Trump or DeSantis? It’s early yet, but Utah Republicans are thinking about it
When Carson Jorgensen, the outgoing chair of the Utah Republican Party, selected Florida Gov. Ron DeSantis to deliver the keynote speech at the state GOP’s Organizing Convention, Jorgensen said it was “the biggest name” he could find that “wasn’t really diving into the presidential side” of things.
At least not formally.
It’s no secret that DeSantis is rumored to be flirting with a presidential run and that Utahns have a strained relationship with former President Donald Trump. While Trump won Utah in both of his presidential elections, he received only 45.5% of the vote in 2016. That’s the lowest amount of state support for a Republican president since George W. Bush in 1992.
As 2024 approaches, there are signs that Utah Republicans are yet again looking elsewhere for a candidate. In November 2022, more than 80 state-elected officials signed a letter encouraging DeSantis to explore throwing his hat in the presidential ring. Among those was Utah Republican Sen. Todd Weiler.
He said the intent behind his signature was to “let Republicans know we have options besides Donald Trump.”
Weiler thinks it’s time the party moves on from Trump. He attributes President Joe Biden’s 2020 election win to voters “coming out of the woodwork” to vote against Trump.
“I don't think that [Biden winning] would happen if the Republicans ran a different candidate,” he said.
A recent Hinckley Institute of Politics poll shows if there were a presidential primary today, the Florida governor would win 21% of Utah Republicans' support. Only 16% said they would pick Trump and 20% were unsure of who they would select. On the flip side, FiveThirtyEight nationwide polling shows Trump would beat DeSantis in a primary.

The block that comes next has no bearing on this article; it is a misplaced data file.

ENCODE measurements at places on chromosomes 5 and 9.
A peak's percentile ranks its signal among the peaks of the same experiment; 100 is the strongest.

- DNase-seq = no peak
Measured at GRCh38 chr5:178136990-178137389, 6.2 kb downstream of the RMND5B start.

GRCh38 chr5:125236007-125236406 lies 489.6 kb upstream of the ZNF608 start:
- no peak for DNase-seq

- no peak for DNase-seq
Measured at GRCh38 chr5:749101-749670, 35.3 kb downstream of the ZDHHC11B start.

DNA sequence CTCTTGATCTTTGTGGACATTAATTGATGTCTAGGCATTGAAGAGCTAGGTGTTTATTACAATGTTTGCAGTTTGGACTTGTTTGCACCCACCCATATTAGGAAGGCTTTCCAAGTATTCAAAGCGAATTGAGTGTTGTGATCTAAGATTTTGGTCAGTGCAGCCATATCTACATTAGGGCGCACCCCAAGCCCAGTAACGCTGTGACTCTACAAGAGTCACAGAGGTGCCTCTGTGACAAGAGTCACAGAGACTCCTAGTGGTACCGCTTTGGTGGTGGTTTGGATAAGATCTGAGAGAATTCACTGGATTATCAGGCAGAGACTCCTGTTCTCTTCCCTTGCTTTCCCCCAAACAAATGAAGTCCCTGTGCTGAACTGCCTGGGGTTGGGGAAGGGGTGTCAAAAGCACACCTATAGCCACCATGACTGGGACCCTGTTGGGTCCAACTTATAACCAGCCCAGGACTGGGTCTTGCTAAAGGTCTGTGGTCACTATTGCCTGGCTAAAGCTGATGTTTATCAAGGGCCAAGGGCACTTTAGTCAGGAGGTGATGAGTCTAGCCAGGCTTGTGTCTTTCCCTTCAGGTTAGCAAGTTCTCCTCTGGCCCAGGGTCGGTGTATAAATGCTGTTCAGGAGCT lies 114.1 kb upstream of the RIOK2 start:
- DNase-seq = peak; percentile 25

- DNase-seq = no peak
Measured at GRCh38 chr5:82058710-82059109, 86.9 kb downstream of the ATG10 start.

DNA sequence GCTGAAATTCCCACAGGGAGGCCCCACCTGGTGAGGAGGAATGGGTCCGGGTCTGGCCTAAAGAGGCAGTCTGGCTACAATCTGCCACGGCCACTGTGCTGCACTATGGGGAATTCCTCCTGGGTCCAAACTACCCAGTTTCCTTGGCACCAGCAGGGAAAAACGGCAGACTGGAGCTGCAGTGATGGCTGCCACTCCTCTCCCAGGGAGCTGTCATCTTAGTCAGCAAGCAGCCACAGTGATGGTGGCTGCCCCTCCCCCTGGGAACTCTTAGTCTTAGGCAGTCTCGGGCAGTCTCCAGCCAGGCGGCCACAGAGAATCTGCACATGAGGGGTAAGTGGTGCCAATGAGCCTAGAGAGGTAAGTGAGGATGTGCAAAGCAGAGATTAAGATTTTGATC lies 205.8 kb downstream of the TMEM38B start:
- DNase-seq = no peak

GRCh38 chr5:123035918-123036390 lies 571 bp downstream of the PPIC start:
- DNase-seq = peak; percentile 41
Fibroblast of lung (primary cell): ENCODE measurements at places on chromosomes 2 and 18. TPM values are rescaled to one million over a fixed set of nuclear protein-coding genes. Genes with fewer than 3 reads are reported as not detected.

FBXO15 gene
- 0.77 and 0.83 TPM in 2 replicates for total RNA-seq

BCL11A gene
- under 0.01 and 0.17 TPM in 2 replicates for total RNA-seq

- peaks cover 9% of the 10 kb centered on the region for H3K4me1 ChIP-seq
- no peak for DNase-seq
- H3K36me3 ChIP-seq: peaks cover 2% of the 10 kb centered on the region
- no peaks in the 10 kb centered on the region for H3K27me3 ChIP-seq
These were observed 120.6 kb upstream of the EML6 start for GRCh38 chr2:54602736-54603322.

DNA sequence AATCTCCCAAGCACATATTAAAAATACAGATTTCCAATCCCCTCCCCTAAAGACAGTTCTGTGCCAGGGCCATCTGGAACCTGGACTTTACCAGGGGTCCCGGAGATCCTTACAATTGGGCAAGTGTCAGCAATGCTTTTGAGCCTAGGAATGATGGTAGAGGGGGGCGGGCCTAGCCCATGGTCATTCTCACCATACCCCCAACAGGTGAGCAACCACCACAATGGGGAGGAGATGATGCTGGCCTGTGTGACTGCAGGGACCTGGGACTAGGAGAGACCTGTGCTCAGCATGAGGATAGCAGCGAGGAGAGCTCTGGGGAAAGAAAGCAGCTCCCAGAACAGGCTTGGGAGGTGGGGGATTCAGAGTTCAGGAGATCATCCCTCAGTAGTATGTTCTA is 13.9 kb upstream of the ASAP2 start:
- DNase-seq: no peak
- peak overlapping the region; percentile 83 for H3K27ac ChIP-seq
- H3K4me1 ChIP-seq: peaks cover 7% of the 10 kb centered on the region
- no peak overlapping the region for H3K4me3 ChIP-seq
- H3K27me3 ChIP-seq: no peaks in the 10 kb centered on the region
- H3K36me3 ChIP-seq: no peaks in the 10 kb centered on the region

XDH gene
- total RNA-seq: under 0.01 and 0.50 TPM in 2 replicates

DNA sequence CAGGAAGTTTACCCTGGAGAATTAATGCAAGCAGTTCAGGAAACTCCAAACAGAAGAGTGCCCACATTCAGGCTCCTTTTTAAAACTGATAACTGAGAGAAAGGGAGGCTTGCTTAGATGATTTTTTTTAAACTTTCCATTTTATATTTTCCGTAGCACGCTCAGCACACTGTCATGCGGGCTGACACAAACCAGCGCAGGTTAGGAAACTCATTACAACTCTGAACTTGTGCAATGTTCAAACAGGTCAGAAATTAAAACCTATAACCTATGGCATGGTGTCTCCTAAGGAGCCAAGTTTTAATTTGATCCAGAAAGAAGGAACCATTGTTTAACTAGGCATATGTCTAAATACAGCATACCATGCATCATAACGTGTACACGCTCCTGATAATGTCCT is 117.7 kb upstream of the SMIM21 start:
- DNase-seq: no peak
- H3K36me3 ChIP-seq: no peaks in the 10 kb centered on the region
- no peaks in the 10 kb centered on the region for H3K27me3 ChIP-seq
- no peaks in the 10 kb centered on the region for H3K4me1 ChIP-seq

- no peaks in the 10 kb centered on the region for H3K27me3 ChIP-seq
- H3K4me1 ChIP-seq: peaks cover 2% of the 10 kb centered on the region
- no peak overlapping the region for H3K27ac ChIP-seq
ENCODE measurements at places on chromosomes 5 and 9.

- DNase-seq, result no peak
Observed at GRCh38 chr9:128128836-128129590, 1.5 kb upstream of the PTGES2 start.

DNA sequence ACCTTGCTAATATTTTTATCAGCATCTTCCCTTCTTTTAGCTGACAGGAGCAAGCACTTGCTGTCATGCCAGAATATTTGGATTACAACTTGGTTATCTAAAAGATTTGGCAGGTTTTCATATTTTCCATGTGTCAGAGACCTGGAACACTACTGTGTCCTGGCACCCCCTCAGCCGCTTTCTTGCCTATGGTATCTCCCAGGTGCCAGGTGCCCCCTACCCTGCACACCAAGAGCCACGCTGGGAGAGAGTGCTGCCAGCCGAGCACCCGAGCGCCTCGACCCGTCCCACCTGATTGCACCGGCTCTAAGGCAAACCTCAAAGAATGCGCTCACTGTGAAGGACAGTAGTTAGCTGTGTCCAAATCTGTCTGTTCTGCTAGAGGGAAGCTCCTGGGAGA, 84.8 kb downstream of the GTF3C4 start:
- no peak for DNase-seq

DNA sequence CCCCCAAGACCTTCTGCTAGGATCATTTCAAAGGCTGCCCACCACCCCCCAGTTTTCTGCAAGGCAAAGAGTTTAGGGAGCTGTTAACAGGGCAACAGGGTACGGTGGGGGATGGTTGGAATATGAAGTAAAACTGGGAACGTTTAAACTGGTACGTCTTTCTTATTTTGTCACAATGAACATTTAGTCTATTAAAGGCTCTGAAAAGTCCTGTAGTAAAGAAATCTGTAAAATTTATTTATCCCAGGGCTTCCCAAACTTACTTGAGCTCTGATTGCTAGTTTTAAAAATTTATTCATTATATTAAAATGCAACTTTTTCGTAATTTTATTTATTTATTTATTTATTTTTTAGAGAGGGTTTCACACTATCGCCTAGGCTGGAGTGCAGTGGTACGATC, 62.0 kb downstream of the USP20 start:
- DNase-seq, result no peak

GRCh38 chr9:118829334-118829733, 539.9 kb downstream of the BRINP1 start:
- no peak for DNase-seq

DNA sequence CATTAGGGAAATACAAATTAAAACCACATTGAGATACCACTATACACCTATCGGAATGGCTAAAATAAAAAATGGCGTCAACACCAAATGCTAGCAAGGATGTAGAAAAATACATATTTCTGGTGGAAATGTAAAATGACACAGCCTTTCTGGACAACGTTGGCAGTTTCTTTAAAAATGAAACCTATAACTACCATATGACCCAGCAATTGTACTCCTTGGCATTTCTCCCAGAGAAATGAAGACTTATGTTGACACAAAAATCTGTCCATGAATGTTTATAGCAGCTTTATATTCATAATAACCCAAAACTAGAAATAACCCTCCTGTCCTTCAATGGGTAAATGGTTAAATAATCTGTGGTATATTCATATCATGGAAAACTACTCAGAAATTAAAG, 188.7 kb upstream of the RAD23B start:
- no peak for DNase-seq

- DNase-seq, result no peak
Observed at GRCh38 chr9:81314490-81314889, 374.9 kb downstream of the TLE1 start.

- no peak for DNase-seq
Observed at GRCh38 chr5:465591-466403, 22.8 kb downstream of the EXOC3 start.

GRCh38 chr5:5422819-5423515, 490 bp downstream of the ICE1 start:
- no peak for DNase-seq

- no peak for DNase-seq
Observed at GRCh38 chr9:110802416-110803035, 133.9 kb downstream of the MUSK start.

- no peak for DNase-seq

Jorgensen said the decision to select DeSantis to speak at the state convention wasn’t influenced by the letter sent by his fellow Republicans, nor was it meant to undermine Trump’s already up-and-running campaign. Rather, it was because DeSantis is a national voice “who's done a fantastic job for conservative principles in his state,” and “has really changed the voting demographic” of Florida.
Jorgensen pointed to DeSantis’ stance on immigration as an example. DeSantis gained notoriety on the right for sending immigrants in Florida to Martha’s Vineyard, a wealthy Massachusetts island.
“He's made a strong stance across the country with pushing back against the federal government,” Jorgensen said. “Here in Utah, that's really what people want to see more of. They want to see kind of that crack back against the Fed.”
To Weiler, Utah Republicans didn’t have a problem with Trump’s policy; they took issue with his personality and ethics. Whereas, Weiler said DeSantis is “smarter and savvier” than Trump and thinks DeSantis has taken note that Utahns “are kind of soft” on their Trump support.
Weiler and Jorgensen agree it’s too soon to tell if DeSantis paying a visit to Utah will flip support away from Trump.
Jorgensen believes Trump’s base is “pretty solid” in Utah and it “would be a hard race to navigate” if DeSantis makes a formal announcement that he’s challenging the former president.
Jason Perry, the director of the Hinckley Institute of Politics, said the March poll indicates Republicans that identify as “very conservative” would vote for Trump over DeSantis by 11 points.
“This says a lot about where people might be and particularly where delegates are because they tend to be more conservative than mainstream Republicans,” he said.
But 35% of those who identify as “somewhat conservative” overwhelmingly picked DeSantis.
To Perry, DeSantis speaking to Utah Republicans is an opportunity for him to test his political messaging and gauge how they respond.
While Utah Republicans may be divided on who they believe should be the next president, Weiler said DeSantis’s appearance at the convention could influence voters.
“I certainly think it won't hurt him. I think it will help him, especially if he gives a barnburner speech and gets the delegates excited,” Weiler said.